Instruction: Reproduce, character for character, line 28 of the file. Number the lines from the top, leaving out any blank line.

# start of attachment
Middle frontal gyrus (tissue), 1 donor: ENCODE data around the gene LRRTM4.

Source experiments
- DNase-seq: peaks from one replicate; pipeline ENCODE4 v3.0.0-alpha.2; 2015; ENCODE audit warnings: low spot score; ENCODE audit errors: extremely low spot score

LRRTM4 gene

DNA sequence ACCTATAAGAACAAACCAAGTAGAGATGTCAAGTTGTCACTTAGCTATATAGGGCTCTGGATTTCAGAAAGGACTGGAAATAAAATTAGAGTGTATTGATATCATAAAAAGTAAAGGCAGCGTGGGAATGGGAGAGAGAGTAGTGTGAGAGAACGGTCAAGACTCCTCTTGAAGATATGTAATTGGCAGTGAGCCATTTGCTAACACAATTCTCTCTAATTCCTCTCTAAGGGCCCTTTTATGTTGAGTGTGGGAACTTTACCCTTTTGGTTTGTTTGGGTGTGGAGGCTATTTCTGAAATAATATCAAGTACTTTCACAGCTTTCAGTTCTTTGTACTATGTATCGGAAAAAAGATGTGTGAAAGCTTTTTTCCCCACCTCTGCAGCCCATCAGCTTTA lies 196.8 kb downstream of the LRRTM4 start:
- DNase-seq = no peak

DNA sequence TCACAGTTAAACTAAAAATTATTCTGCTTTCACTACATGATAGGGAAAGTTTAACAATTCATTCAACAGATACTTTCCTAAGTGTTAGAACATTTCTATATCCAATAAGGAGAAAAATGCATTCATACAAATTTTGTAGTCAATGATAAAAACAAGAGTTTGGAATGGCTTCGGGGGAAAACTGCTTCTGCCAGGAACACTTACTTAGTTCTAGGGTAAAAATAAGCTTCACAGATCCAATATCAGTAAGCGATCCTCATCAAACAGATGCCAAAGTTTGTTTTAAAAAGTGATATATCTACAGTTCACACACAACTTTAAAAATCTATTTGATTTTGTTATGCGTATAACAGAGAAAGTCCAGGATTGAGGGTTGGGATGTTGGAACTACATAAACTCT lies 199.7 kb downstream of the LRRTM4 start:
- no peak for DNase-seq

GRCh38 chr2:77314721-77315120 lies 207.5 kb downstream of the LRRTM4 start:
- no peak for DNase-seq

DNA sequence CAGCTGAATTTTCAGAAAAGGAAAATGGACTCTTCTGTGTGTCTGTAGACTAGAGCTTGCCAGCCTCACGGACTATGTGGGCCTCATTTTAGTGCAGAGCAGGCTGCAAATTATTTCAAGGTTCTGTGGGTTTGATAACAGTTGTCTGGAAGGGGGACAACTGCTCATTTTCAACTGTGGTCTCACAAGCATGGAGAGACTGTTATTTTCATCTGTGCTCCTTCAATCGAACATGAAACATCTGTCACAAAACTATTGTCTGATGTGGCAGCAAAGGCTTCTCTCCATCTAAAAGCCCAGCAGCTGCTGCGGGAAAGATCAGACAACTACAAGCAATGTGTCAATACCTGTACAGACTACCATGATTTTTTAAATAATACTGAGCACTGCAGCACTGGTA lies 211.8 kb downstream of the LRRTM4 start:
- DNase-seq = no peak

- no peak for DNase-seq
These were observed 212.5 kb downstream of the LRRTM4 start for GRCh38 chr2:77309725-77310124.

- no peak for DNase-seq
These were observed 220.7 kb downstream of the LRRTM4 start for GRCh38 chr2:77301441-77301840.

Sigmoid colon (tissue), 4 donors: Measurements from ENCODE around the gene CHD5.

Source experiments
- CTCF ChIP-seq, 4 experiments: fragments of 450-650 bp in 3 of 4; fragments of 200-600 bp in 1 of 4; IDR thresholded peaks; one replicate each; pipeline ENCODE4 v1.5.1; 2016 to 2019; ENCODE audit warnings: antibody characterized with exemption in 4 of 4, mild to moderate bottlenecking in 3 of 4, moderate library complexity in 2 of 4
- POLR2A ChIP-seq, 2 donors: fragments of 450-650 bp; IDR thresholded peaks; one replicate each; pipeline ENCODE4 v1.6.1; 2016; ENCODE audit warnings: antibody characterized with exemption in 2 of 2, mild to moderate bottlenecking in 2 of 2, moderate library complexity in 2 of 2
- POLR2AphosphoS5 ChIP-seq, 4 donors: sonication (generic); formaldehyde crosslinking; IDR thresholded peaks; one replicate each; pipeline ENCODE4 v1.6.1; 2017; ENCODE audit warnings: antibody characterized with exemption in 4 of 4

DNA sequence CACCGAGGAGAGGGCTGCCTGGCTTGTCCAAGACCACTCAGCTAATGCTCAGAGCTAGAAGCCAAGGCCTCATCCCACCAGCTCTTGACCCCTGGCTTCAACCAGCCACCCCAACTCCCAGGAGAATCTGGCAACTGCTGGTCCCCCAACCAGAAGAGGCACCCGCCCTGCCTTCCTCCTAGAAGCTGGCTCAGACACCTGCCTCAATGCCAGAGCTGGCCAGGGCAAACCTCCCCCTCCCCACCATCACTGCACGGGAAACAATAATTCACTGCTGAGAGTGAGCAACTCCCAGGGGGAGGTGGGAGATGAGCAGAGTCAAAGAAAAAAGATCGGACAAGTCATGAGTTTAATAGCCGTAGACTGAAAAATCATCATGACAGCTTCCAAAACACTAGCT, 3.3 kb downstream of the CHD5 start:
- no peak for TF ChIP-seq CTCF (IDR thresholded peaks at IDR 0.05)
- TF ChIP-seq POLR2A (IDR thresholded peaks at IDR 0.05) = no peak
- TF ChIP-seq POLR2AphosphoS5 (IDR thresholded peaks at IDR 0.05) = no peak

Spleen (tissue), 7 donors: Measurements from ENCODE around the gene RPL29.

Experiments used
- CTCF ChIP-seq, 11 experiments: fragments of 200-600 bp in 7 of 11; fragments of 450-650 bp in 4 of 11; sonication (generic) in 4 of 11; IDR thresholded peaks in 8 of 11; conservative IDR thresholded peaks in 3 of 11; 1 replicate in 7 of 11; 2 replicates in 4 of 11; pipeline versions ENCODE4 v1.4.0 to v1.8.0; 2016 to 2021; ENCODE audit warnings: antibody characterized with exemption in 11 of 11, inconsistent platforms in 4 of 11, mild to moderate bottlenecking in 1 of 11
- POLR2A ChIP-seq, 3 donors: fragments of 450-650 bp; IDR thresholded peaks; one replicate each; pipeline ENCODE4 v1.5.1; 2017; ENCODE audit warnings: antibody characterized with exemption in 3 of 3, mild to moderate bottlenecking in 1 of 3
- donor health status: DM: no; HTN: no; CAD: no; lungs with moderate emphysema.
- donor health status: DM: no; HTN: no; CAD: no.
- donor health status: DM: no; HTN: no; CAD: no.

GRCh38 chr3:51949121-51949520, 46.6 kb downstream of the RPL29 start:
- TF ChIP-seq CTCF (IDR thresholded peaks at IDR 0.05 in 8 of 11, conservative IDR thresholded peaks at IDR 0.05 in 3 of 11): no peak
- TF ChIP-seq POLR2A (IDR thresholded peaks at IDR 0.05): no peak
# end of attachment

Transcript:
- CTCF ChIP-seq, 11 experiments: fragments of 200-600 bp in 7 of 11; fragments of 450-650 bp in 4 of 11; sonication (generic) in 4 of 11; IDR thresholded peaks in 8 of 11; conservative IDR thresholded peaks in 3 of 11; 1 replicate in 7 of 11; 2 replicates in 4 of 11; pipeline versions ENCODE4 v1.4.0 to v1.8.0; 2016 to 2021; ENCODE audit warnings: antibody characterized with exemption in 11 of 11, inconsistent platforms in 4 of 11, mild to moderate bottlenecking in 1 of 11